Let Them React First

In the coming weeks, Early Action and Early Decision letters will arrive from colleges. Applicants will anxiously hover over mailboxes and recheck email. When the messages arrive, some will feel on top of the world, while others will feel crushed. For moms and dads, this is a Helicopter Parenting Moment, waiting to happen.

I’ve experienced both sides of the application process. In recent years, I’ve been the parent offering support to my three children as they filled out the Common App, wrote supplemental essays, gathered transcripts. I also vividly remember my own application process decades ago, when my first response was a resounding rejection — leaving me to wonder if any college, any place, any time, would ever want me.

When my children began the process of applying to college, I surprised myself. I found myself thinking not of SAT scores or teacher recommendations, not of my own application experience. Instead, my thoughts turned to the neighborhood park where my first child played. When he was born, I knew absolutely nothing about parenting. I had never babysat, never changed a diaper, never prepared a bottle. When he began to walk, I was terrified as he careened happily, delighted with his newfound autonomy. He walked constantly, and he fell constantly. Each time he crashed, my adrenaline spiked – until one day at the playground, a more experienced mom gave me a priceless piece of advice.

We sat on a wooden bench as her daughter navigated the swings, and my son trotted across a stretch of sand. Abruptly, he tripped over a grain and sprawled. I jumped up…but so did he. He hopped to his feet and continued forward, intent on his mission. I backed down, trying to steady my breathing, and this mother turned to me. We had never met before, but she smiled with a world of understanding and said four of the wisest words I’ve ever heard: “Let him react first.”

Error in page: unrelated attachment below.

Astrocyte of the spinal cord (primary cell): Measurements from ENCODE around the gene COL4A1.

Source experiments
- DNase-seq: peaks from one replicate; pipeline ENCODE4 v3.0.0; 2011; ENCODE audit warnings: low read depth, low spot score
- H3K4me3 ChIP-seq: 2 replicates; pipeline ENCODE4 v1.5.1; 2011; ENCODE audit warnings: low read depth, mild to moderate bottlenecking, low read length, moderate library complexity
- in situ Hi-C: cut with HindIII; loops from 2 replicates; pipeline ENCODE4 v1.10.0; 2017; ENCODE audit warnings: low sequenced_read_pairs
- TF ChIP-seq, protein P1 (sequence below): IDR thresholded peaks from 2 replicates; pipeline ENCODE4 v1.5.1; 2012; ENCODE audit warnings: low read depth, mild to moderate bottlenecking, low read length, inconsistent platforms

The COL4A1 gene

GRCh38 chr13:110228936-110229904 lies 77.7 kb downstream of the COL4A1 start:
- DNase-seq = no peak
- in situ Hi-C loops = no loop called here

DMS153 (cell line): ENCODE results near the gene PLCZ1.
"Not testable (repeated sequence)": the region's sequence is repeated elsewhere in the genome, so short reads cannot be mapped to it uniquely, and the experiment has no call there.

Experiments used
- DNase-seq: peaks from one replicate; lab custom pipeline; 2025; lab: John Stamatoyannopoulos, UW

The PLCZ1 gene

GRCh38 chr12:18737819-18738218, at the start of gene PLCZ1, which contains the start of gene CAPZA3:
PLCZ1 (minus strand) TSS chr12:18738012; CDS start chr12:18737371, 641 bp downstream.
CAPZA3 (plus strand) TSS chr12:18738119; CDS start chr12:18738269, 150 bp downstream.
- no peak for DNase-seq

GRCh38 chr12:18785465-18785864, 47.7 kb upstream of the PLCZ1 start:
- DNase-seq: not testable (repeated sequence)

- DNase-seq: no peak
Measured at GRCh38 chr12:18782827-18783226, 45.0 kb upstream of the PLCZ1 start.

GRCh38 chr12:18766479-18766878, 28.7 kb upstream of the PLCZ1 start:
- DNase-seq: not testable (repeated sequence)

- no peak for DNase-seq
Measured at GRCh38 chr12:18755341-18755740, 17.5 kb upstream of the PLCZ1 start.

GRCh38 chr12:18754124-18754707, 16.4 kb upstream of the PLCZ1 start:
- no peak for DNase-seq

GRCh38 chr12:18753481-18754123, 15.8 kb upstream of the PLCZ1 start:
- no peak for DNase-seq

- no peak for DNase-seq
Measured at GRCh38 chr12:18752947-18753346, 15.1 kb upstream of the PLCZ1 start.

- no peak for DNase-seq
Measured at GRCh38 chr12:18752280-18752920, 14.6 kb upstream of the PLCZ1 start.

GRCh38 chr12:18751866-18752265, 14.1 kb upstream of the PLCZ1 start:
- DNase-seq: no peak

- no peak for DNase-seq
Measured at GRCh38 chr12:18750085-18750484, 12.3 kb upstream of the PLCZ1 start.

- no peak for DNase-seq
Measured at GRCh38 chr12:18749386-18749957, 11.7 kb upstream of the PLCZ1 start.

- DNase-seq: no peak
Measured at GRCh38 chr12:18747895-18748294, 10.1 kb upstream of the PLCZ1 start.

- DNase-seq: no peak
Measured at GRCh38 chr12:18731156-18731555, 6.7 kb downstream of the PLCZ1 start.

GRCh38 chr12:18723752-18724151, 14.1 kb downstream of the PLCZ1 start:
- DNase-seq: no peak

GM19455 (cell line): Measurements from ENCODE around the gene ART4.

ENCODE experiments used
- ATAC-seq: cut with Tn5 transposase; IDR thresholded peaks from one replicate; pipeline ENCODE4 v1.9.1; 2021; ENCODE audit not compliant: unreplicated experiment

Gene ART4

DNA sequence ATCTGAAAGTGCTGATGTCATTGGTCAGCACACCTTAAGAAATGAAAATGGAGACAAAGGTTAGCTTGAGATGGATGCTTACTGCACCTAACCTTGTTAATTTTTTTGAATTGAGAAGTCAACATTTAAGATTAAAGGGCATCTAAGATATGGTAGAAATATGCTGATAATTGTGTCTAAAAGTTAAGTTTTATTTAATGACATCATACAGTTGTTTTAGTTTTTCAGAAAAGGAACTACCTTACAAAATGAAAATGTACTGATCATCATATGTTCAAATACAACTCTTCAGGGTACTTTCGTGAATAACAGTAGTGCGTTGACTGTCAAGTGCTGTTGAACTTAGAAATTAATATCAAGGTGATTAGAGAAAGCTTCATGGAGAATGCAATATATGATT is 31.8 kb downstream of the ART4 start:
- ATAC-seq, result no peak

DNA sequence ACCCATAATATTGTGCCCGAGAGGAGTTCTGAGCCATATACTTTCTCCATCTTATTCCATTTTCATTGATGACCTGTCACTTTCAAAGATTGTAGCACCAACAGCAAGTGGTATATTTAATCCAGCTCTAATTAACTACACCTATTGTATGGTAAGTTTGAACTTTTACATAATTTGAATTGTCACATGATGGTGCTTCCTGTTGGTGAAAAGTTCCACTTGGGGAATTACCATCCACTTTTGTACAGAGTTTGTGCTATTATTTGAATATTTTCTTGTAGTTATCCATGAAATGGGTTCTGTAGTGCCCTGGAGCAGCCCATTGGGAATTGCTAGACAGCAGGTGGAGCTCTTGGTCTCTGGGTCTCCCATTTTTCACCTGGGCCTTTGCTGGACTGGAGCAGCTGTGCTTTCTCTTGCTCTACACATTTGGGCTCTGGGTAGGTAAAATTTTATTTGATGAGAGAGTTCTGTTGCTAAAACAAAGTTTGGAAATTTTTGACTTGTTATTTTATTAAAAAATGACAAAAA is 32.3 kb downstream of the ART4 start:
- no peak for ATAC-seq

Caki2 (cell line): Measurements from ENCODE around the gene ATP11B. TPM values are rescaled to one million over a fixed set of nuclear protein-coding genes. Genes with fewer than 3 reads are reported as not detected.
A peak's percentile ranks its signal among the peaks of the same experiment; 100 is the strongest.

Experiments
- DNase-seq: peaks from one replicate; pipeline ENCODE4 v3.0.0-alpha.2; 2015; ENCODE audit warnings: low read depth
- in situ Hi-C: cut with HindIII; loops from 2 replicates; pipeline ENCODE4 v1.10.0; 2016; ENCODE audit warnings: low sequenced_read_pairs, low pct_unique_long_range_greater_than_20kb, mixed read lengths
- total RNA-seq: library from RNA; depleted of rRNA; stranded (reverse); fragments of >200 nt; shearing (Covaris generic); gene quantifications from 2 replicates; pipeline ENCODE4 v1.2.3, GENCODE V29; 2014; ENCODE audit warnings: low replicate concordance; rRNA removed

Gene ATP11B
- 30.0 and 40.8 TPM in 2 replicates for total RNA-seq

We love our children with a bond that defies measurement. Those feelings never lessen, even as our kids become adults. But clear emotional boundaries are a vital part of our connection. Their triumphs and victories belong to them, not to us. Their disappointments and failures belong to them as well. They need our support, but they also need our perspective.

As we enter the holiday season and the new year, many families face the next milestone: early action and early decision acceptances and rejections. A gigantic gravitational force called Helicopter Parenting is lurking, ready to suck moms and dads into the fray. If we don’t hold our ground, then our over-involvement can fill the space, pushing our children’s reactions into a corner. Our daughters and sons may feel triumphant, defeated, or possibly something entirely unexpected, something all their own. Whatever they feel, their rejections and acceptances belong to them, not to us.

Let them react first.

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